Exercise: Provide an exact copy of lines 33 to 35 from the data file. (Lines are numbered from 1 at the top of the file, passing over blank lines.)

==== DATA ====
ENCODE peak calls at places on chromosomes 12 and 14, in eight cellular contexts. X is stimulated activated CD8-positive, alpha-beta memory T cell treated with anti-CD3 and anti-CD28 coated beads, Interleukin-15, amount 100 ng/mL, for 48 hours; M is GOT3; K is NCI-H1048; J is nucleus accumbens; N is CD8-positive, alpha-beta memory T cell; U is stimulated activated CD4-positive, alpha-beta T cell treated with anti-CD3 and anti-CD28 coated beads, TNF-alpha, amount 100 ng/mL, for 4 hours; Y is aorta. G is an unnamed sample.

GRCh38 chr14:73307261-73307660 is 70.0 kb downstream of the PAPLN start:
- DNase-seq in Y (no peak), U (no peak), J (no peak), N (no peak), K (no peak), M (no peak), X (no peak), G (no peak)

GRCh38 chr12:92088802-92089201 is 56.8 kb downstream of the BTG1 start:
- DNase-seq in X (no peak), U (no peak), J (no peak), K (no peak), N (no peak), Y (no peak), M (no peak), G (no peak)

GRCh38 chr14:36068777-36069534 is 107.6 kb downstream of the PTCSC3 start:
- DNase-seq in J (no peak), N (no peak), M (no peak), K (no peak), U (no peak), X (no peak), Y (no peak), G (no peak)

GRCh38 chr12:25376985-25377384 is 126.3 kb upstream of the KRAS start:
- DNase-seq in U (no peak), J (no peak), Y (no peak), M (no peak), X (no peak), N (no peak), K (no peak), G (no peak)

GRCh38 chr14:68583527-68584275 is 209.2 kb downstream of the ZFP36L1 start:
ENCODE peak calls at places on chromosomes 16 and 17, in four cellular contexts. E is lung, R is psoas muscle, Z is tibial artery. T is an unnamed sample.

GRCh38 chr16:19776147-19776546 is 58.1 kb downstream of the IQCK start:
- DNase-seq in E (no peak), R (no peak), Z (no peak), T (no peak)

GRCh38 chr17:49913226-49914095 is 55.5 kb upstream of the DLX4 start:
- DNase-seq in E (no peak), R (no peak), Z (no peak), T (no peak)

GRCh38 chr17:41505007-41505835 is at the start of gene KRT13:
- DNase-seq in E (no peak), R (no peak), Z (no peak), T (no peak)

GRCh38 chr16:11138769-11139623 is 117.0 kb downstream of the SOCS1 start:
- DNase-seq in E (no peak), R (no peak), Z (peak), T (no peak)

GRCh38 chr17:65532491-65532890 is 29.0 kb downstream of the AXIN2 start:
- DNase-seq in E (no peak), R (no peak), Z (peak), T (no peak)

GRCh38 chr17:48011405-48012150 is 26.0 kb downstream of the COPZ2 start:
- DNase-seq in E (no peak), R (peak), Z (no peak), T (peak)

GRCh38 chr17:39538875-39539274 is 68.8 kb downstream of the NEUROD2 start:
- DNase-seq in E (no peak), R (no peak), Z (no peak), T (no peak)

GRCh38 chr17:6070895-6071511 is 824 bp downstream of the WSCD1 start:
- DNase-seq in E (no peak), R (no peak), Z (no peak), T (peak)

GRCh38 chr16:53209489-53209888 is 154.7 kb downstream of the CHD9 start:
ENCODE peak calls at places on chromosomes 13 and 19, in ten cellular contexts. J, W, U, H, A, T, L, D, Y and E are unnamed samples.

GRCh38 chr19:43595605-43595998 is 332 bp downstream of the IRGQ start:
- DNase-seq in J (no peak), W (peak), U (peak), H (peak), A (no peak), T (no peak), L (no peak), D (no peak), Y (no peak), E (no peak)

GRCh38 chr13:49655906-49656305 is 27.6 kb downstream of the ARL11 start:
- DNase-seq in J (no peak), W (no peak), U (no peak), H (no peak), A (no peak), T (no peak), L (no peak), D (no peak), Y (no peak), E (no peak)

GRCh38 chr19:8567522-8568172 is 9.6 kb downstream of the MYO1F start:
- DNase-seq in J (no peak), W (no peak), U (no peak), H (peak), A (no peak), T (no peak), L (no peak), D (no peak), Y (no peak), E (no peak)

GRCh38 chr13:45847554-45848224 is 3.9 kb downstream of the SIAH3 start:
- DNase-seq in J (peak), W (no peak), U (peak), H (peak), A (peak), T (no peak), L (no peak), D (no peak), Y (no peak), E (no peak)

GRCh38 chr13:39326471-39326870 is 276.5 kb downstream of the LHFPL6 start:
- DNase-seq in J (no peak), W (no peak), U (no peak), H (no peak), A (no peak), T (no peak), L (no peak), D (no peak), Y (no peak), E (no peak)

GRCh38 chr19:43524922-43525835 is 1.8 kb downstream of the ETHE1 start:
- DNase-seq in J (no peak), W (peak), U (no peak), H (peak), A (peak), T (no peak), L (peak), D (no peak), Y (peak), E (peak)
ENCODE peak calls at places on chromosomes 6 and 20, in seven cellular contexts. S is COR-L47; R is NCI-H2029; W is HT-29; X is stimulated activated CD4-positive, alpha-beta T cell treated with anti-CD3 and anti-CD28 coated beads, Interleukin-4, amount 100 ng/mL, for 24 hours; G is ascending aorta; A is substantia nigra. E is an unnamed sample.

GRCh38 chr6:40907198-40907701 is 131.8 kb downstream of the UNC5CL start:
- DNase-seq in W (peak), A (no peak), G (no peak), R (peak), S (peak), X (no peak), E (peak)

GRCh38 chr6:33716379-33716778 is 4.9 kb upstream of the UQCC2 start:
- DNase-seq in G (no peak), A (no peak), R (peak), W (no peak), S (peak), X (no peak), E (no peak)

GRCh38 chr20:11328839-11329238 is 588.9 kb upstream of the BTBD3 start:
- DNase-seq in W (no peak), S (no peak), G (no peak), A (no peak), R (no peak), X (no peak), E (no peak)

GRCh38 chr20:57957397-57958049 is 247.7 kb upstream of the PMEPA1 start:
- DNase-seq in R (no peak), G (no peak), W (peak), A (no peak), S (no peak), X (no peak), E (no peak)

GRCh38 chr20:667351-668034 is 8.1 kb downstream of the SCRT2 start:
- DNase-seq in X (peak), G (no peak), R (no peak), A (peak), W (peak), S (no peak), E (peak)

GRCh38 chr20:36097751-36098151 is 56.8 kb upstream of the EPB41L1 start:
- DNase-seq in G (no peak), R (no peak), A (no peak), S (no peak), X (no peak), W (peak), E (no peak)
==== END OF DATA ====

- DNase-seq in J (no peak), W (no peak), U (no peak), H (no peak), A (no peak), T (no peak), L (no peak), D (no peak), Y (no peak), E (no peak)

GRCh38 chr19:8567522-8568172 is 9.6 kb downstream of the MYO1F start:
- DNase-seq in J (no peak), W (no peak), U (no peak), H (peak), A (no peak), T (no peak), L (no peak), D (no peak), Y (no peak), E (no peak)